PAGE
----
During my days as a health care exec, I remember walking into conference rooms with my direct reports and sometimes my direct reports, working together to solve some really incredibly difficult problems facing us. And we would have some of the most rambunctious knockdown drag out debates you've ever heard.

Always respectful, But sometimes emotional, and they could get loud. They could get loud enough that from time to time, the HRVP who worked down the hallway from our conference room he'd ask me about these really noisy meetings afterwards. And I would tell him that I thought that the noise was an indication of the passion of those in the room for the mission.

And the opportunity for clear, although sometimes loud, communication allowed for a better view of the problem and the options and ultimately the solutions that were best for patients and families. And in all of it, nobody was hurt. In fact, nobody's been hurt. Feelings were even hurt. Most everyone was actually happy to have an environment where they could safely air their grievances, talk about their challenges, talk about the conflicts that were inherent in the work that we were doing.

And in the end, they all understood that through practice, that they were safe in that room and that their comments wouldn't be held against them later. And that once we made a decision in that room, we all understood what went into it and the risks of the decision. And if you didn't like it, You are still an advocate.

And you could explain the decision. That kind of openness didn't happen immediately, of course. We had to have some good informal and formal orchestra conductors in those rooms who played their part, sometimes agitating others in the room to get the real issue out on the table, sometimes calling for a break when the discussions Became a little too intense, but it was all for good and it built trust and understanding and empathy and it made for a better group dynamic and it made for a better one on one relationship between the leaders in that room.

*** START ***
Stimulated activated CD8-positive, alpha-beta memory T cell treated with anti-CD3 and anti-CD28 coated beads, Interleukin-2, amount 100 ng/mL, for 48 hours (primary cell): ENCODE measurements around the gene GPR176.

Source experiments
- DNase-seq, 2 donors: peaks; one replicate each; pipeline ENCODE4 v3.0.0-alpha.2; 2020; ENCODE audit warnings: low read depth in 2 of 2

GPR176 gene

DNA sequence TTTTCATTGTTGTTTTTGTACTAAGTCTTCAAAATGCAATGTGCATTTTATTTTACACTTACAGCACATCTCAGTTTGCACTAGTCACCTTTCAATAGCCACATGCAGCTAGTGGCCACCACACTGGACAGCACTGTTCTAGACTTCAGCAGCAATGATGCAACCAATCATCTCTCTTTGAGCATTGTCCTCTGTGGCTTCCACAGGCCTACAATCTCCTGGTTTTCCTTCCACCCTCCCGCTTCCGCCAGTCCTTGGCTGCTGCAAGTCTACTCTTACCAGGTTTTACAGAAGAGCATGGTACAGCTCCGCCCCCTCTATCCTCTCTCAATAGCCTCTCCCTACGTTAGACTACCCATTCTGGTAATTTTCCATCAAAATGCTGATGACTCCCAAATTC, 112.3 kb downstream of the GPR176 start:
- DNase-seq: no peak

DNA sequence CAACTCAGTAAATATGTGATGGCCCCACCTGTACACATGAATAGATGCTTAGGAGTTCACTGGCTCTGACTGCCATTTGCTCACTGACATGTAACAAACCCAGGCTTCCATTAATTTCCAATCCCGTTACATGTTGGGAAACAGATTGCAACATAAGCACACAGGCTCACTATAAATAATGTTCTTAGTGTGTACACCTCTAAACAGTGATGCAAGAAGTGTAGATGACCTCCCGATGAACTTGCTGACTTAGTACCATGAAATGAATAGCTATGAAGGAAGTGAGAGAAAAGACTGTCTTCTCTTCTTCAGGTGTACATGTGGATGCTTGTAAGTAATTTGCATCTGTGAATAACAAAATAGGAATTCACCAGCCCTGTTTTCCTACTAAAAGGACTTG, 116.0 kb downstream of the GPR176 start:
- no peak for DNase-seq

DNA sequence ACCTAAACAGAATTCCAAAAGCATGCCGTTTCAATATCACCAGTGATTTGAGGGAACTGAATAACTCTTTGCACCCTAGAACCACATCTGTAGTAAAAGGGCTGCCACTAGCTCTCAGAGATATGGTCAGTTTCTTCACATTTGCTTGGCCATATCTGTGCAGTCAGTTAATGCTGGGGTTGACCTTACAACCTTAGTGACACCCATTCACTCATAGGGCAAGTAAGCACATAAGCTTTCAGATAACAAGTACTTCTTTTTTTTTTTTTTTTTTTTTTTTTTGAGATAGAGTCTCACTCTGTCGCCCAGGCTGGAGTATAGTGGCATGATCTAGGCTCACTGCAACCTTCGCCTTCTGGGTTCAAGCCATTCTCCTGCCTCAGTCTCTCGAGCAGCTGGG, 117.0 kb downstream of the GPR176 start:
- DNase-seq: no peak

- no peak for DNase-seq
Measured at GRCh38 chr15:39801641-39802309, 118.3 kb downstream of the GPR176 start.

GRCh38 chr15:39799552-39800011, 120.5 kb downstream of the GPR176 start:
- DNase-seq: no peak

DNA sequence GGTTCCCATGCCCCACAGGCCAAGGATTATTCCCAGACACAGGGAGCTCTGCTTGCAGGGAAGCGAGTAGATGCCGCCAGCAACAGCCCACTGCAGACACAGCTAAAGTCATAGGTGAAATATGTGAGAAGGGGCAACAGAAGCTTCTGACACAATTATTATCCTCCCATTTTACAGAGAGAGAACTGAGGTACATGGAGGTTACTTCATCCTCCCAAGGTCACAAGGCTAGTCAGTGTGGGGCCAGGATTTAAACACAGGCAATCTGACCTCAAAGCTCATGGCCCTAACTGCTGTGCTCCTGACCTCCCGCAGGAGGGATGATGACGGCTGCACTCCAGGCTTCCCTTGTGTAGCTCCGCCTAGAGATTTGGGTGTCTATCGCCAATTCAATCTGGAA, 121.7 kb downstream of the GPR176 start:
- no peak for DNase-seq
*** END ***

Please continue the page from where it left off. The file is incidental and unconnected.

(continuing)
So in this episode, I asked the CXOs I interviewed for their best advice in managing the important relationship between CISOs and CTOs, how to make it successful. Even when times are tough. You'll hear from Michael Meis, Associate Chief Information Security Officer at the University of Kansas Health System. Hugo Lai, CISO, Temple University Health.

Dr. Jesse Fasolo, Head of Technology, Infrastructure, and Cybersecurity at St. Joseph Health. And Dee Young, Chief Information Security Officer at UNC Healthcare. And then we'll wrap up with Shana Hofer, the CISO at St. Luke's in Boise. The two of us will do a little post podcast discussion. You'll hear her thoughts about maintaining that CTO CISO relationship.

There's some really great insights in here from some really solid healthcare cyber leaders. Don't blink. It'll go fast. It's relationship management time on Unhack the πŸ“ Podcast.


Michael Meis: Healthy Friction

πŸ“ πŸ“ πŸ“ The most important thing to realize, first of all, is that friction, that inherent friction between a CISO and a CTO, is not only healthy, but necessary. And I think that's an important mindset shift for CISOs to understand is that when you realize that it's supposed to be that way, you don't view it as this negative thing that you have to overcome.